At the April Council meeting I asked whether the Town had a policy concerning public participation at its Council meetings.  I asked the question again at the May 19th Council meeting.

I was told that Mr. Brideau, the Town’s Chief Administrative Officer, and the Town solicitor were working on a proposal to present to Council.  I can understand why Mr. Dewar would be involved in devising such a policy, providing information about the legal parameters.  But why Mr. Brideau?  Mr. Brideau’s responsibilities are set out at Section 31 of the Municipal Government Act.  I don’t quite see an exact fit between his statutory administrative responsibilities and powers and coming up with a policy for public participation.  Maybe his experience attending Council meetings might be helpful.  But why not ask a local citizen or two to participate.  (There is some irony in the fact that apparently the decision to formulate this policy of public participation and assign the task to Mr. Brideau and Mr. Dewar was made at an unnoticed [and therefore “not public”] Council retreat meeting.)


Is there a conspiracy afoot to limit public participation and delay or thwart the goals set out in the MPS?  I suspect not.  Fostering public participation just isn’t high on the Town government’s list of priorities.  Democracy is, after all, messy and time-consuming.  Those who sit at the Council table and have the power seemingly lose sight of what it’s like to be a mere resident, whose life’s often are directly effected by the decisions of Council and who pay the taxes.

David A. Daniels
May 21, 2009

Yes, democracy is messy and time-consuming. Generally staff and sometimes Councils don’t like that.

3 responses to “Public Participation

  1. A link to this discussion forum appeared on my weekly Google Alert on “Public Participation.” I am in Halifax, and volunteer as a director on the board of the International Association for Public Participation (I’ve included a link to the website for anyone who’s interested in learning more). I am glad that this debate is happening in Wolfville, and I wish it was happening in many other places in Nova Scotia as well. As citizens it is both a right and a responsibility to actively participate in our democracy. It is a right and a responsibility that many feel we only need to (or get the opportunity to) exercise during elections. That’s a misdirected view, and citizens need to send that message to their elected officials loudly and clearly. Citizen participation enhances public decisions and leads to better, mmore sustainable decisions in the long run. With the election of Barack Obama and through his policy of engagement, I believe there is a sea-change coming in democracies the world-over regarding public participation. There are many organizations, like IAP2, who promote this work and from whom our governments can learn. Its up to us, as citizens, to lead them there if they are unwilling to go on their own. Best of luck!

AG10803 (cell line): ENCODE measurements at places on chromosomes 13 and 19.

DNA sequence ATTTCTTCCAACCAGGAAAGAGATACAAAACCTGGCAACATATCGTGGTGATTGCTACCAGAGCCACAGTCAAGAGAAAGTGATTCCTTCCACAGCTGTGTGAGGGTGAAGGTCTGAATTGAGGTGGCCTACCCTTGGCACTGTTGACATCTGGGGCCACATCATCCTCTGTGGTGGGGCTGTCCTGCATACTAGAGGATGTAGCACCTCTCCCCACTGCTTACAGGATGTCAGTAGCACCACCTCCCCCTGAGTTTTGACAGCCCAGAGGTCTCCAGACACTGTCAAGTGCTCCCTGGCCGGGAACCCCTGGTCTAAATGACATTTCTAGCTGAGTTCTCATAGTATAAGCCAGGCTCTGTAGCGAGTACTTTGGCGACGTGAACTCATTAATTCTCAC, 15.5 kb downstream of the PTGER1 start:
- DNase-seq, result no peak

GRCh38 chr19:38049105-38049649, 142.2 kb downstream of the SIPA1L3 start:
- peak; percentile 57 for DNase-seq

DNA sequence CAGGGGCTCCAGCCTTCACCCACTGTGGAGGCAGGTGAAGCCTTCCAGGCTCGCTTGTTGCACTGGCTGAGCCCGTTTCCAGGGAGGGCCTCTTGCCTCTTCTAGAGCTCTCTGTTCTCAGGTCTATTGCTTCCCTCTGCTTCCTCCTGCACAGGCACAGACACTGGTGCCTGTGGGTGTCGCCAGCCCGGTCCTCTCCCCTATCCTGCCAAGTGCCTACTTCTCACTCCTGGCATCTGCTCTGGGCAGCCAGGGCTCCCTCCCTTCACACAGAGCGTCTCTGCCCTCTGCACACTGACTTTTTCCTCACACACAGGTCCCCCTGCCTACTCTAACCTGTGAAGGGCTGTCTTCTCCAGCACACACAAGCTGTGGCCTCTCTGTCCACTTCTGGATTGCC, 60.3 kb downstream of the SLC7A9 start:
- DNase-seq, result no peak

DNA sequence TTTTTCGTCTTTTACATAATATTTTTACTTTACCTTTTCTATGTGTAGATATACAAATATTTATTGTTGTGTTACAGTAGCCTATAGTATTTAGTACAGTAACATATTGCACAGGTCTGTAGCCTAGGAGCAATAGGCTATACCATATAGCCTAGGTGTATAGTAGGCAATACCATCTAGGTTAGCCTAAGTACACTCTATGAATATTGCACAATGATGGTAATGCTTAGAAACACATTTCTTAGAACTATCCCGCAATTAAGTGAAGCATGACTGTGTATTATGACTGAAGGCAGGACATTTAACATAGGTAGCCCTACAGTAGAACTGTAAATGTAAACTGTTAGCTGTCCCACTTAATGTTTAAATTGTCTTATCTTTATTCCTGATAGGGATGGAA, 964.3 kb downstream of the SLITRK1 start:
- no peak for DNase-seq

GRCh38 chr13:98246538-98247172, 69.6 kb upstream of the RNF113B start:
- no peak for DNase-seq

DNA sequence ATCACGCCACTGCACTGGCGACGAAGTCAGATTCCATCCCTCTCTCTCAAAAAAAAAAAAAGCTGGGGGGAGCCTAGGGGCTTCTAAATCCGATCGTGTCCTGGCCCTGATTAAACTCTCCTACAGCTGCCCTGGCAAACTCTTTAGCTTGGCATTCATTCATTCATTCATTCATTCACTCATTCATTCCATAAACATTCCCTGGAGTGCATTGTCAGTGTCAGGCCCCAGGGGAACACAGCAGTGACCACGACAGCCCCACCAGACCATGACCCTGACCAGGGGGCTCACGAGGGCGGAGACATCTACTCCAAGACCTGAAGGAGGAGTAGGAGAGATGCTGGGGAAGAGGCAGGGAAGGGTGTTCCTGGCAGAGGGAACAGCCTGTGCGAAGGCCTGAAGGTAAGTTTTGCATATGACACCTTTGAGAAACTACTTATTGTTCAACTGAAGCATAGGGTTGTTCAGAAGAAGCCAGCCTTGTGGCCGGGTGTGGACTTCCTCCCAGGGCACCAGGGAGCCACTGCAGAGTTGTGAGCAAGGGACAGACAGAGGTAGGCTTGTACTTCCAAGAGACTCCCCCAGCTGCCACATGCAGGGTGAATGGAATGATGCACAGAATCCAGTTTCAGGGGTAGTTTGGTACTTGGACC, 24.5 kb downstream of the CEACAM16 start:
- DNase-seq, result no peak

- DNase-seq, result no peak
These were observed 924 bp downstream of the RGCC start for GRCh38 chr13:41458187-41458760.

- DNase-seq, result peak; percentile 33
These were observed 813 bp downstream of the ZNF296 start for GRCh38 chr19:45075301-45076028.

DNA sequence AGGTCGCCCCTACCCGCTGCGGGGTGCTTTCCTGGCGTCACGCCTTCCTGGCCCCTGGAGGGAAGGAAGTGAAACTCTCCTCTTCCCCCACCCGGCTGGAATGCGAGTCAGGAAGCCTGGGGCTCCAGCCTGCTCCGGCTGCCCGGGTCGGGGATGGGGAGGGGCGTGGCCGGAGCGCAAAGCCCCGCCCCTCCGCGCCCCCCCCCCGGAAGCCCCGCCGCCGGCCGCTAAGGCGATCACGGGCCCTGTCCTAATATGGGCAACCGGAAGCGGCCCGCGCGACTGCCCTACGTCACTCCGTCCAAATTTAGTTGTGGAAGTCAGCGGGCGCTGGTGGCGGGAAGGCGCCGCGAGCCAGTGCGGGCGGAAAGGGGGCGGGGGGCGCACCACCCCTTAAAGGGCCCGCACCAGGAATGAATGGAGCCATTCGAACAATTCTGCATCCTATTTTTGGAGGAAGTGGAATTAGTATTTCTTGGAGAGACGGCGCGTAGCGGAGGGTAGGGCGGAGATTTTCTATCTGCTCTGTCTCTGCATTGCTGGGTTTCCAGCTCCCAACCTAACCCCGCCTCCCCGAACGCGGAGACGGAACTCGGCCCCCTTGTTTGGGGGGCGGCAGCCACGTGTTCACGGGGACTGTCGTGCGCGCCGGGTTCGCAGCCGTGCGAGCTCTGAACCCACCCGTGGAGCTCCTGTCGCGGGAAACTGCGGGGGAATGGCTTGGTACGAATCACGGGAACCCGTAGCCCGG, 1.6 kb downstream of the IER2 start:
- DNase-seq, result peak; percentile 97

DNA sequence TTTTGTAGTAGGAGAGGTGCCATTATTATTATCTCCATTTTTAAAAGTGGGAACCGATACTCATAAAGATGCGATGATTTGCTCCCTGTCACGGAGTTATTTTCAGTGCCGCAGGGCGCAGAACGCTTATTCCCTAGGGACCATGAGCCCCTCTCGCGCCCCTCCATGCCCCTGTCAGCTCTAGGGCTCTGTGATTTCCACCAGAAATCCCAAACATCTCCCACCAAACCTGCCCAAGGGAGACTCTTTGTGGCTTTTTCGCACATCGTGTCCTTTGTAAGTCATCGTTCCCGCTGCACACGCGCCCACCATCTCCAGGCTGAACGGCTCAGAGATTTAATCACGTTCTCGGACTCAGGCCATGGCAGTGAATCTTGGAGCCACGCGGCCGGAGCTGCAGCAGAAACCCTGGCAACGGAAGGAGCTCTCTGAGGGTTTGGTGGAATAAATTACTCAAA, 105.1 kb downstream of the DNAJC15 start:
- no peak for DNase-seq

2. George Townsend

    Throughout the entire budget process, by my observation, not a single question was permitted from the public. Questions were encouraged, at least seemingly, but no opportunity was allowed to ask them. Apart from one councillor, questions via e-mail were not answered. It’s one thing to encourage public participation but quite another to actually allow it to happen. In Wolfville they may talk the talk but they never walk the walk when it comes to public questioning.